Step Eight
Made a list of all persons we had harmed, and became willing to make amends to them all.

We continued our journey toward our one-day-at-a-time reprieve from nicotine addiction in the Eighth Step by preparing ourselves to make amends to all of those we had harmed and by becoming willing to make amends to them. The purpose of this Step is to achieve freedom from guilt over our past actions and interactions with other people.

We define "harm" as any form of physical, mental, emotional, or spiritual damage that our actions may have caused others. If we kept our Fourth Step inventory, we may already have a list of people with whom we have had negative interactions. Many of us used this as our starting point for Step Eight. We surveyed the whole area of personal relationships and searched our memories for the people to whom we had given offense. The more recent and damaging the relationship, the quicker the memory surfaced. We went back through our lives, asking for guidance and direction from our Higher Power and put the names of these people on paper.

While preparing this list of amends due, the addict within sometimes attempted to color our thinking with all sorts of rationalizations. This seemed especially true if we prematurely anticipated the actual making of amends that takes place in Step Nine. Step Eight suggests that we make a list and become willing. It is not the direct amend-making Step. We stayed in the Eighth Step and worked the Ninth Step in its proper turn.

As we looked on the list of people to whom amends were due, we put out of our minds the wrongs, perceived or real, that others may have done to us. Our purpose was not to evaluate the behavior of others but to look only at our part of the interaction. We had to keep in mind that we were here to clear away the wreckage of our past, not to make others accountable for their wrongdoings.

Some instances of harm were directly related to our nicotine use, especially if we had been inconsiderate or selfish in our addictive behaviors around family, friends, or co-workers. We looked at the impact of our second-hand smoke or spit tobacco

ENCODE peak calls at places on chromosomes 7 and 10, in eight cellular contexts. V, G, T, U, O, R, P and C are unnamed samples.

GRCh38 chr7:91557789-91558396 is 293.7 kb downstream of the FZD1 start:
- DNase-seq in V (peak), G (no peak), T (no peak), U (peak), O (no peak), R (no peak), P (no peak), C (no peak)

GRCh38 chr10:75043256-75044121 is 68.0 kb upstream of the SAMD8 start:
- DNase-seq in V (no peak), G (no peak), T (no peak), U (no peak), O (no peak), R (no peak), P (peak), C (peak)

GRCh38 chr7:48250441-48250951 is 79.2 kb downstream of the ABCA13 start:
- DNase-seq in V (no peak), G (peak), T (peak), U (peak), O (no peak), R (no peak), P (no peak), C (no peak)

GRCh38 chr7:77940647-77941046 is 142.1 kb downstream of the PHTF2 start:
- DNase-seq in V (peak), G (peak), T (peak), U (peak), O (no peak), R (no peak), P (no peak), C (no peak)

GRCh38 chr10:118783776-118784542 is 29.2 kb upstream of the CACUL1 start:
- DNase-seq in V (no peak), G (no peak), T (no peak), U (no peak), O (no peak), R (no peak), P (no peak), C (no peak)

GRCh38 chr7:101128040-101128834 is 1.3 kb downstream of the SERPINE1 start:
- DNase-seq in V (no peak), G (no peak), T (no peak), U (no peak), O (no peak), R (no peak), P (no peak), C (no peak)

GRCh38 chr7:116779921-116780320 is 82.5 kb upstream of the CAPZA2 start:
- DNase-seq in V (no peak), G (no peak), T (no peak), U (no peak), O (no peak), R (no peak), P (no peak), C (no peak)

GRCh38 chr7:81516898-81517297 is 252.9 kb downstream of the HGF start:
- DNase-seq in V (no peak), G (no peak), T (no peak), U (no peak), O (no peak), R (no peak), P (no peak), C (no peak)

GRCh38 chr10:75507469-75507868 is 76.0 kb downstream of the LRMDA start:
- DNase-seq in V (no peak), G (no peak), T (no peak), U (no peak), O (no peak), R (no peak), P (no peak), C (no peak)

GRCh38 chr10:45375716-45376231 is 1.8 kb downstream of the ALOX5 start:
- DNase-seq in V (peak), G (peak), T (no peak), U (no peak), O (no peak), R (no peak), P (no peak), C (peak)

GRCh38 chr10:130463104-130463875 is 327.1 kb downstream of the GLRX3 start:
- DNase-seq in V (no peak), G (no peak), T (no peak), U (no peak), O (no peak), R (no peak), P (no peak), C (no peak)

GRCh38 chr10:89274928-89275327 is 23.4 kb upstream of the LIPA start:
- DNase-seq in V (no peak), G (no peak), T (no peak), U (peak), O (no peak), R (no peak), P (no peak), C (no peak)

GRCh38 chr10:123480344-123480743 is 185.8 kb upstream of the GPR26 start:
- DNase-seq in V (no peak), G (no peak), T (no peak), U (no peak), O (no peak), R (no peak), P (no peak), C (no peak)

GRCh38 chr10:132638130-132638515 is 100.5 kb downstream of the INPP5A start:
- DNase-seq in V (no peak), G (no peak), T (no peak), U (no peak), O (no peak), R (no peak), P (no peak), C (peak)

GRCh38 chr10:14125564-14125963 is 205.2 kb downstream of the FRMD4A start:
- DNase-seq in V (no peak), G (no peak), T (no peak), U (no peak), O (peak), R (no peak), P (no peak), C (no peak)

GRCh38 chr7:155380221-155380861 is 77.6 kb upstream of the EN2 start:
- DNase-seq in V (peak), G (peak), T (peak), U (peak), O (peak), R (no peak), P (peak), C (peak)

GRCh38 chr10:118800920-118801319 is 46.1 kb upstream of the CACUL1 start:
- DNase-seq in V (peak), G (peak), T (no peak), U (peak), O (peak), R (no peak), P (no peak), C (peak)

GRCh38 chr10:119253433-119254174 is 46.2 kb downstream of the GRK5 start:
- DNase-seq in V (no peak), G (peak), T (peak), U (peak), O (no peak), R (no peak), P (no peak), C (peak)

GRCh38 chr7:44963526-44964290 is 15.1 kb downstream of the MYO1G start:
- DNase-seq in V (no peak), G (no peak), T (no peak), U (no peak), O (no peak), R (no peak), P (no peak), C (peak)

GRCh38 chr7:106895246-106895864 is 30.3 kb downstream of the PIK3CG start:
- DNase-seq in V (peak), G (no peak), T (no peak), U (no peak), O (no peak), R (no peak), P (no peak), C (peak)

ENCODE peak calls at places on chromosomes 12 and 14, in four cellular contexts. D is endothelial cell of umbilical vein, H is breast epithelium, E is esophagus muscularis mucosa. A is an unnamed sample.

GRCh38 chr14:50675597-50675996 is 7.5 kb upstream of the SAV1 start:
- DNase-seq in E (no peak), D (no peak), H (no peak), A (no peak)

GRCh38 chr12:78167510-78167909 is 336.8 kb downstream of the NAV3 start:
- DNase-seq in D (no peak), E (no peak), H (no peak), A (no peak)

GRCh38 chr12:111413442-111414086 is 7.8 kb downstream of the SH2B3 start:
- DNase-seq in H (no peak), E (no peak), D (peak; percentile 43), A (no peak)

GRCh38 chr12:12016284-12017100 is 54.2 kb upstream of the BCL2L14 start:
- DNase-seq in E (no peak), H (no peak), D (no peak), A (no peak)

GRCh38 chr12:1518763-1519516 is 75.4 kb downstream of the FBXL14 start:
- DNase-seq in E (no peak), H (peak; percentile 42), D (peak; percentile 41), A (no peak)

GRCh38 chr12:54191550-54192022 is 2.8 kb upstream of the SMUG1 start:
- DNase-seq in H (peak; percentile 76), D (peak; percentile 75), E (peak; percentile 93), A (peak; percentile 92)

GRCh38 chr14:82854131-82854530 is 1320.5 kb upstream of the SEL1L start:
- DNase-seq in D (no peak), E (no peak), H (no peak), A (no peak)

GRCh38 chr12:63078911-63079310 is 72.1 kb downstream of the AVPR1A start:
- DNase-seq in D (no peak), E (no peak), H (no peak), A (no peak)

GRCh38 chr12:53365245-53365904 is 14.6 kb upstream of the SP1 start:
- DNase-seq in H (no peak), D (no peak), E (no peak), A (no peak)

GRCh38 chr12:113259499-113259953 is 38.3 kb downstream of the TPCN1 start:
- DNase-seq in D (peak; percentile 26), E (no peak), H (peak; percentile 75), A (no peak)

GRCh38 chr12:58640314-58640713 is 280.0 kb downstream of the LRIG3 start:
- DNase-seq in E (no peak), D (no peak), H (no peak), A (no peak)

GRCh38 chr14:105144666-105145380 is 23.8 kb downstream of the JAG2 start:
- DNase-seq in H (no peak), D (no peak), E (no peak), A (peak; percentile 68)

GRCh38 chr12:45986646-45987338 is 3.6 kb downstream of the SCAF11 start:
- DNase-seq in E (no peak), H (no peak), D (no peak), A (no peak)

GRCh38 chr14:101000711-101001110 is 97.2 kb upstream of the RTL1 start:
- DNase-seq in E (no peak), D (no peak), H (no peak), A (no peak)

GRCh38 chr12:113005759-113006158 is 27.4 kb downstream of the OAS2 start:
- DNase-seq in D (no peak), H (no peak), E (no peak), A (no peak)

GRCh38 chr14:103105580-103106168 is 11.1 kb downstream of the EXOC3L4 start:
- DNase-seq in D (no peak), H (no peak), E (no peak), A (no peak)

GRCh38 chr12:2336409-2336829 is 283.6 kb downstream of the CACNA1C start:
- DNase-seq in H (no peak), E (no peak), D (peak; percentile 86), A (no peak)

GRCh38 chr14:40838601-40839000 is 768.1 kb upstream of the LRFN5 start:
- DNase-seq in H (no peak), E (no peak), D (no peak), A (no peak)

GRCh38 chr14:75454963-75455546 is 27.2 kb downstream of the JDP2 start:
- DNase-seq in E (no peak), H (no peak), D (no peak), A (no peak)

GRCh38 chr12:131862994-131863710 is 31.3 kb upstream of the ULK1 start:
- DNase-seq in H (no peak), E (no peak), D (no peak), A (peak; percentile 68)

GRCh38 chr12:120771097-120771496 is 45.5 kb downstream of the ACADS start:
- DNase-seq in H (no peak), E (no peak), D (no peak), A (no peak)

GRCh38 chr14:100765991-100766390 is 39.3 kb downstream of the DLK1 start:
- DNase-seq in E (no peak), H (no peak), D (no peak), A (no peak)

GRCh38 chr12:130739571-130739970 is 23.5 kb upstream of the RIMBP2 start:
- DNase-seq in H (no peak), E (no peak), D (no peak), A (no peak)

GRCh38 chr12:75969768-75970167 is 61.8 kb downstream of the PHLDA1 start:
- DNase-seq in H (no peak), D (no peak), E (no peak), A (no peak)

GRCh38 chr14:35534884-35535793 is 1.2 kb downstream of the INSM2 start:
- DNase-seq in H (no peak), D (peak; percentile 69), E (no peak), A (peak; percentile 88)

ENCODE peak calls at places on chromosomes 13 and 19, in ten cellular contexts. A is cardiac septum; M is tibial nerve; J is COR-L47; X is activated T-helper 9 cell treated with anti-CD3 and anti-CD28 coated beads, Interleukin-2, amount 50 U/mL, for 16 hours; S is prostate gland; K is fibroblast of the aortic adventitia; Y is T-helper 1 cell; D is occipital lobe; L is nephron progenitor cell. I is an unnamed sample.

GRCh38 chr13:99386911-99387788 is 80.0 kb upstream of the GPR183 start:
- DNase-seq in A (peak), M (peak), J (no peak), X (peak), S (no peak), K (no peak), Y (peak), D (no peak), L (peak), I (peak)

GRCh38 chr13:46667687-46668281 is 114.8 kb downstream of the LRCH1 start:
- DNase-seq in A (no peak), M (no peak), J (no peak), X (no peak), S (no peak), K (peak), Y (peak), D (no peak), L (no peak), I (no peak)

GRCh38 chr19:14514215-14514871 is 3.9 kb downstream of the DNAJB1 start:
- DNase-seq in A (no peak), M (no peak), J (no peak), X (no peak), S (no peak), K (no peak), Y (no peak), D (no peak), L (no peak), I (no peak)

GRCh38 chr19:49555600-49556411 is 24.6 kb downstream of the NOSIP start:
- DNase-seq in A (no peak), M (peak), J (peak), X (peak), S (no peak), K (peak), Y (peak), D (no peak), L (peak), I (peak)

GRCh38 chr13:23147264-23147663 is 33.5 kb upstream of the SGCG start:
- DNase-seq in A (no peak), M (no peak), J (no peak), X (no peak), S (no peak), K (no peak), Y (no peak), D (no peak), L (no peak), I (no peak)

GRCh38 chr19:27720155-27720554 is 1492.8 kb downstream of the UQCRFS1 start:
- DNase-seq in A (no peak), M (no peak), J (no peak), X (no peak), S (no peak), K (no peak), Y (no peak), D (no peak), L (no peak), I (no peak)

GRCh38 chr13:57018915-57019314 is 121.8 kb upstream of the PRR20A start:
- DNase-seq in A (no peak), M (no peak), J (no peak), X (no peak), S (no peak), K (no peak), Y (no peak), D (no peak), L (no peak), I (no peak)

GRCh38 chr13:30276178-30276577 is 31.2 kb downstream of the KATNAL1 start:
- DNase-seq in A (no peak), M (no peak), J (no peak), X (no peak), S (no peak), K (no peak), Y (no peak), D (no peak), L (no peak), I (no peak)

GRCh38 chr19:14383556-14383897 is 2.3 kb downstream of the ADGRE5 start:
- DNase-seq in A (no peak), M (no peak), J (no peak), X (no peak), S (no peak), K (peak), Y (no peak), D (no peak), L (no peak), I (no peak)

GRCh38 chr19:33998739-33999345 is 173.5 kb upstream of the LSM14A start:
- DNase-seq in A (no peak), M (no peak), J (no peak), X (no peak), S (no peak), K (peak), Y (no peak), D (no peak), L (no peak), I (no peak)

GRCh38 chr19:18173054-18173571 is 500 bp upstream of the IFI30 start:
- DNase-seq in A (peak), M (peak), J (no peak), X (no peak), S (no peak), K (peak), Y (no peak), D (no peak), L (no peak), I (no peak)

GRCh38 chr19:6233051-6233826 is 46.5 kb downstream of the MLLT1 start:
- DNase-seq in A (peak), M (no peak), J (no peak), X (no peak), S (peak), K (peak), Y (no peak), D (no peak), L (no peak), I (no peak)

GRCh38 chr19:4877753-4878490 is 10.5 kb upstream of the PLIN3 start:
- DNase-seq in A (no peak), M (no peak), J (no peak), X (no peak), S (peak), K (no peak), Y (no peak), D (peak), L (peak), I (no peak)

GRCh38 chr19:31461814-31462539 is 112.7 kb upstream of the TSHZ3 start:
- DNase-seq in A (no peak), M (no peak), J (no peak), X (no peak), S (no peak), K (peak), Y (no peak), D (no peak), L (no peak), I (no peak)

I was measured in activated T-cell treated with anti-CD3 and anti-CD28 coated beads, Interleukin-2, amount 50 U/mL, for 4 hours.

on those who had been in our presence, remembering both the individuals we knew and all the strangers who crossed our path. We also looked at the pollution we added to the environment with the cigarette butts or spit tobacco that we left on city streets and mountain trails. We looked at the subtle harm we may have caused in our relationship by the ways we have used cigarettes as a barrier to intimacy, creating a true smokescreen to maintain an emotional distance between us and those in our lives. If our nicotine use in any form caused harm, such as cigarette burns or tobacco wad stains, we listed the restitution that was due.

We then made note of harm we did that was not directly related to our nicotine addiction. This included those we harmed due to our anger, fears, pride, and other personality traits that we had explored in our Fourth Step.

Some of us found it valuable to place ourselves on our amends list. So much of the damage caused by the use of nicotine and the defects accompanying our addiction, such as isolation and low self-esteem, were the greatest harm to our own bodies and lives.

We found that we made little progress in our new way of living until we backtracked and made an accurate and unsparing survey of the wreckage of our past. We were not able to develop the best possible relations with every person we knew until we "came clean" to ourselves, to God, and to another human being, and now -- to the people involved in our tornado-ridden path.

There was a long period of reconstruction ahead. A remorseful grumbling or mumbling that we were sorry was not going to work. A sponsor or trusted friend could help us achieve the objectivity in preparing to go to these people. We did not hesitate to seek advice from our fellows and we asked our Higher Power for the willingness to proceed to Step Nine.


*The Twelve Steps reprinted and adapted with permission of Alcoholics Anonymous World Service, Inc. Permission to reprint and adapt the Twelve Steps does not mean that AA is affiliated with this program. AA is a program of recovery from alcoholism -- use of the Twelve Steps in connection with programs and activities which are patterned after AA, but which address other problems, does not imply otherwise.